6. BradP says:

    How is this new?

    Libertarian outlets that I read have been beating this drum pretty heavy for at least two years now.

    • BradP says:

      And Obama never had a sane policy, he just issued a lot of memos that provided cover.

    • joe from Lowell says:

      This just in: “libertarian outlets” lack understanding of details of government policy, sense of proportion.

      Obama’s policy used to be, like, totally statist, and now, it’s still, like, totally statist, so what’s the difference?

      • BradP says:

        This just in: “libertarian outlets” lack understanding of details of government policy, sense of proportion.

        Obama’s policy used to be, like, totally statist, and now, it’s still, like, totally statist, so what’s the difference?

        What part of that Rolling Stone article haven’t libertarian outlets not been critiquing for years? Jacob Sullum has been releasing peices at least monthly on this for ages.

        Jacob Sullum on his skepticism about Obama’s drug policy from October 2009.

        Jacob Sullum on the Leonhart nomination

        • joe from Lowell says:

          What part of that Rolling Stone article haven’t libertarian outlets not been critiquing for years?

          The question you should be asking is, how legitimate have those criticisms been, and how much more legitimate have they become?

          Spending years ranting about something that just began, or markedly increased, a few months ago does not actually make your old rantings correct.

          • BradP says:

            It didn’t just start.

            Obama nominated drug-warrior Leonhart over two years ago, and Obama was keeping pace with Bush on shutting down dispensaries in 2009 and 2010.

            You will note that the RS article mentions Obama’s first three years when it talks about raided dispensaries, not just since July 2011 when the DOJ officially changed its stance.

            The Obama administration has never been good on drugs, they have just been committed (to various degrees) to acting like that particular campaign promise wasn’t a complete lie.

  7. Halloween Jack says:

    He suggests that it might be career drug warriors making a stand and a president who honestly doesn’t care very much about this issue.

    Add “in an election year” to the end, and you’ve got the most plausible explanation. If they don’t kill off medical marijuana dispensaries before November, and Obama gets re-elected, then he has no real reason to care about the right-wing noise machine screeching about pot smokers taking over the nation.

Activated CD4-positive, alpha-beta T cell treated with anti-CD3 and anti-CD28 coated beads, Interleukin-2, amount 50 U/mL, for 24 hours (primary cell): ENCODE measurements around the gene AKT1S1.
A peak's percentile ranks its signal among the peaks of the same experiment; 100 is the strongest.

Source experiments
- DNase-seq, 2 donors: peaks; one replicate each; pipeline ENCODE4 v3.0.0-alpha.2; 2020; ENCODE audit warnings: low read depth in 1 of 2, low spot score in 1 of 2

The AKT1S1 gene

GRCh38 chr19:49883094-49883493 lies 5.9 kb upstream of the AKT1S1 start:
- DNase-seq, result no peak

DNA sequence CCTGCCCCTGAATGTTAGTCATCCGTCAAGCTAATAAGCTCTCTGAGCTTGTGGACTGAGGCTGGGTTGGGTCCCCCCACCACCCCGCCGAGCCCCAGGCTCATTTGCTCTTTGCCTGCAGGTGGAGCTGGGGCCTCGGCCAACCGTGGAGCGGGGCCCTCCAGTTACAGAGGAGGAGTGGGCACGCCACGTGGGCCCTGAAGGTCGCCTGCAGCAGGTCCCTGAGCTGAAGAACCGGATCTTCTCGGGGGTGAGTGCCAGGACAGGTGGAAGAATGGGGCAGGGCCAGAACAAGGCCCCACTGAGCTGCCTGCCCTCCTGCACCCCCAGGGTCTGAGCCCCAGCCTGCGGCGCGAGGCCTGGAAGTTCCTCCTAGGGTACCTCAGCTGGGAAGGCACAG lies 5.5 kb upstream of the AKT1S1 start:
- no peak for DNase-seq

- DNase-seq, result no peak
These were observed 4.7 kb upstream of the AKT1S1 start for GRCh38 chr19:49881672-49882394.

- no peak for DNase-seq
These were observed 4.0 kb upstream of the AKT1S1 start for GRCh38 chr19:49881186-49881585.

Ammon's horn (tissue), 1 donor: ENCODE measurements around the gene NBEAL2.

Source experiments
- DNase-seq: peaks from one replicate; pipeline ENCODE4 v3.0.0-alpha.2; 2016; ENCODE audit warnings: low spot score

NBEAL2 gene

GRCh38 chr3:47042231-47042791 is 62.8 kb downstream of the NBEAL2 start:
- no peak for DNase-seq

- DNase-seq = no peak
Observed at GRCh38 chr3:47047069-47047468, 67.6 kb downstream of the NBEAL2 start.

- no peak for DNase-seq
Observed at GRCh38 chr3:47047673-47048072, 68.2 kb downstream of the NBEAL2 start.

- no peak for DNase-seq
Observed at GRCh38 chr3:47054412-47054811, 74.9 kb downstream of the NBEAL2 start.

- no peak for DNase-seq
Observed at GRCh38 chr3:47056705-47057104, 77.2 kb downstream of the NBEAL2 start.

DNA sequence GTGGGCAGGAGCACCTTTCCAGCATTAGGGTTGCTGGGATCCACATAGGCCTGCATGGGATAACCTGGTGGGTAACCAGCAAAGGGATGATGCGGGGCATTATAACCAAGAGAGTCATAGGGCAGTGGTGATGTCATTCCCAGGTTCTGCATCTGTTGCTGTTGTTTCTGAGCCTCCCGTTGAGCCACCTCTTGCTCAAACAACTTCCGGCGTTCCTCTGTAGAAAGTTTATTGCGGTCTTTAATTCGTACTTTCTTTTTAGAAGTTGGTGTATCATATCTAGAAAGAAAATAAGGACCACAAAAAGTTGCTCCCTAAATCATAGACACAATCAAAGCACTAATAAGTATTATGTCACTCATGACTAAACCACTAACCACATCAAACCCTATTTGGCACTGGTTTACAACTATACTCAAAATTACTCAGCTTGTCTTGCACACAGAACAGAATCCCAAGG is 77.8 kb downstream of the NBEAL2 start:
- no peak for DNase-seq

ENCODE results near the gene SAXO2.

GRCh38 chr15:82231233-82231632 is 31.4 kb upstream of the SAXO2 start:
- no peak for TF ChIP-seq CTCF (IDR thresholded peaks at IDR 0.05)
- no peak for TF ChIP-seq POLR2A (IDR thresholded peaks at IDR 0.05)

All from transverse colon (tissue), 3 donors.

• Scott Lemieux says:

      Although, of course, he has no reason to care about that now. Any political consultant who thinks the volume of medical marijuana prosecutions is going to affect the outcome of the 2012 elections should be fired immediately.

  8. Antonio Conselheiro says:

    Obama has calculated that he can be reelected while completely ignoring and insulting the liberal wing of the Democratic Party. This is just data point #101.

    If Romney is nominated, Republicans will be unenthusiastic. Bush won on base turnout — the conservatives came out for him. Romney can’t do that. But if a crazy is nominated, the sane 20% of the Republicans will vote for Obama. Call it the Santorum strategy.

    After Obama is reelected, the left (us) will be completely demoralized. We will have been told that unless we show that we’re willing to see a Republican elected, our opinions will be weighted at zero. And maybe even then.

    Call it Daley’s revenge. Political machines have long memories.

    Meanwhile we’re in the middle of a mini-depression which we hope that is not the beginning of a new rightwing social order, but which probably is, and both parties are in the pocket of the malefactors who caused the collapse. Oh well.

  9. Honorable Bob says:

    Dr.,

    “Trolling”, at least on this board, is simply disagreeing with the bobble-heads.

    And the “pain” thingy. Every cause is dire and, if we don’t agree with you, why it’s just horrible. Horrible that some group must take responsibility or another group doesn’t get the status or government help you think it should.

    Bottom line: The “pain” is not having others cave in..